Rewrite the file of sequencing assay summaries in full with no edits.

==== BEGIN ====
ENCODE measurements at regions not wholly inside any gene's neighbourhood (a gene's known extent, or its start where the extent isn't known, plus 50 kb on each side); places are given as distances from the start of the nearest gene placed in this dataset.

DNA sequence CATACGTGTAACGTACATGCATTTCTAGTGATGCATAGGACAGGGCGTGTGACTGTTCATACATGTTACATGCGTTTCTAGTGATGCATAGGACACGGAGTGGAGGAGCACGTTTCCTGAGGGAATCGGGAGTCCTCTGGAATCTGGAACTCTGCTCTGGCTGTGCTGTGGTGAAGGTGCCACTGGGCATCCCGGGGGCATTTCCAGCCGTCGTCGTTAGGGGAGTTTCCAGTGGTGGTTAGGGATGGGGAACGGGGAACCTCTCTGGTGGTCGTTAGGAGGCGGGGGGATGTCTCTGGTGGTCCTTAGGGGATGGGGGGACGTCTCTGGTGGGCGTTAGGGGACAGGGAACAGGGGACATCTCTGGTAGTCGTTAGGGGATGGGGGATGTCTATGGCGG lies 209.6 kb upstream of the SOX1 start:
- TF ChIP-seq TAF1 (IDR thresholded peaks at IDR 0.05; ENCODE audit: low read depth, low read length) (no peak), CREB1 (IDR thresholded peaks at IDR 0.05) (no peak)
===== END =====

ENCODE measurements at regions not wholly inside any gene's neighbourhood (a gene's known extent, or its start where the extent isn't known, plus 50 kb on each side); places are given as distances from the start of the nearest gene placed in this dataset.

DNA sequence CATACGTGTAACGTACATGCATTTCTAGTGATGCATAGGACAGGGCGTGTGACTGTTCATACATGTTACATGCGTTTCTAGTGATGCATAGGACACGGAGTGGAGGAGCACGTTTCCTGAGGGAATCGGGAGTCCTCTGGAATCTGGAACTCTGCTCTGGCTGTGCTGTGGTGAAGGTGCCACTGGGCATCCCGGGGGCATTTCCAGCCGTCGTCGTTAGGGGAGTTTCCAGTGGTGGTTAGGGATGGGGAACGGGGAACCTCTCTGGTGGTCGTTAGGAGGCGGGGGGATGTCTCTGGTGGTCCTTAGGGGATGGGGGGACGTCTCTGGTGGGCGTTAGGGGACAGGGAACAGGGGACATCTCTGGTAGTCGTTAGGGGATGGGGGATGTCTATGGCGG lies 209.6 kb upstream of the SOX1 start:
- TF ChIP-seq TAF1 (IDR thresholded peaks at IDR 0.05; ENCODE audit: low read depth, low read length) (no peak), CREB1 (IDR thresholded peaks at IDR 0.05) (no peak)